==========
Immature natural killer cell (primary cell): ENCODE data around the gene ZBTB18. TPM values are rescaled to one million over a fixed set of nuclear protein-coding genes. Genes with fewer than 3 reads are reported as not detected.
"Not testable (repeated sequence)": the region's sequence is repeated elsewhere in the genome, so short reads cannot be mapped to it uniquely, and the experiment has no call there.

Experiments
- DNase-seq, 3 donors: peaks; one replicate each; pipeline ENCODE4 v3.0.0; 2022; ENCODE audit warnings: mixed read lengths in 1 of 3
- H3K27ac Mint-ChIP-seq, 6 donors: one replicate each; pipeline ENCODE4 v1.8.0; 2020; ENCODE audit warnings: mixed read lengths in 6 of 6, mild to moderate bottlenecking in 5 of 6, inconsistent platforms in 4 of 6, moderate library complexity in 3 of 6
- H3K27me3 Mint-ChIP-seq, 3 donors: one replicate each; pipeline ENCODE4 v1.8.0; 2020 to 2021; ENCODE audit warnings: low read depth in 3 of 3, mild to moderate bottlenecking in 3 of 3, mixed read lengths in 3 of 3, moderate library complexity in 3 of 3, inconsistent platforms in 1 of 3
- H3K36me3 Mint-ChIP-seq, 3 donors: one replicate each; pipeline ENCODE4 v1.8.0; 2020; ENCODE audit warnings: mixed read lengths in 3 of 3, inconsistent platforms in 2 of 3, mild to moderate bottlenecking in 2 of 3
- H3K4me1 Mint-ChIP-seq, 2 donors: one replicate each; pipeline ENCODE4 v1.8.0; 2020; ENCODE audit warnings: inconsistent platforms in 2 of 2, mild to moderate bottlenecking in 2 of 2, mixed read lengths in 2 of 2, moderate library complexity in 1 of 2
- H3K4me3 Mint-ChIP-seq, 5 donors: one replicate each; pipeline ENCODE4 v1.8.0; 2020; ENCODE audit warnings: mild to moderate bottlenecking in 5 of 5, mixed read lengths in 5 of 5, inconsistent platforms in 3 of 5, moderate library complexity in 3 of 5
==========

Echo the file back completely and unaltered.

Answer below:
Immature natural killer cell (primary cell): ENCODE data around the gene ZBTB18. TPM values are rescaled to one million over a fixed set of nuclear protein-coding genes. Genes with fewer than 3 reads are reported as not detected.
"Not testable (repeated sequence)": the region's sequence is repeated elsewhere in the genome, so short reads cannot be mapped to it uniquely, and the experiment has no call there.

Experiments
- DNase-seq, 3 donors: peaks; one replicate each; pipeline ENCODE4 v3.0.0; 2022; ENCODE audit warnings: mixed read lengths in 1 of 3
- H3K27ac Mint-ChIP-seq, 6 donors: one replicate each; pipeline ENCODE4 v1.8.0; 2020; ENCODE audit warnings: mixed read lengths in 6 of 6, mild to moderate bottlenecking in 5 of 6, inconsistent platforms in 4 of 6, moderate library complexity in 3 of 6
- H3K27me3 Mint-ChIP-seq, 3 donors: one replicate each; pipeline ENCODE4 v1.8.0; 2020 to 2021; ENCODE audit warnings: low read depth in 3 of 3, mild to moderate bottlenecking in 3 of 3, mixed read lengths in 3 of 3, moderate library complexity in 3 of 3, inconsistent platforms in 1 of 3
- H3K36me3 Mint-ChIP-seq, 3 donors: one replicate each; pipeline ENCODE4 v1.8.0; 2020; ENCODE audit warnings: mixed read lengths in 3 of 3, inconsistent platforms in 2 of 3, mild to moderate bottlenecking in 2 of 3
- H3K4me1 Mint-ChIP-seq, 2 donors: one replicate each; pipeline ENCODE4 v1.8.0; 2020; ENCODE audit warnings: inconsistent platforms in 2 of 2, mild to moderate bottlenecking in 2 of 2, mixed read lengths in 2 of 2, moderate library complexity in 1 of 2
- H3K4me3 Mint-ChIP-seq, 5 donors: one replicate each; pipeline ENCODE4 v1.8.0; 2020; ENCODE audit warnings: mild to moderate bottlenecking in 5 of 5, mixed read lengths in 5 of 5, inconsistent platforms in 3 of 5, moderate library complexity in 3 of 5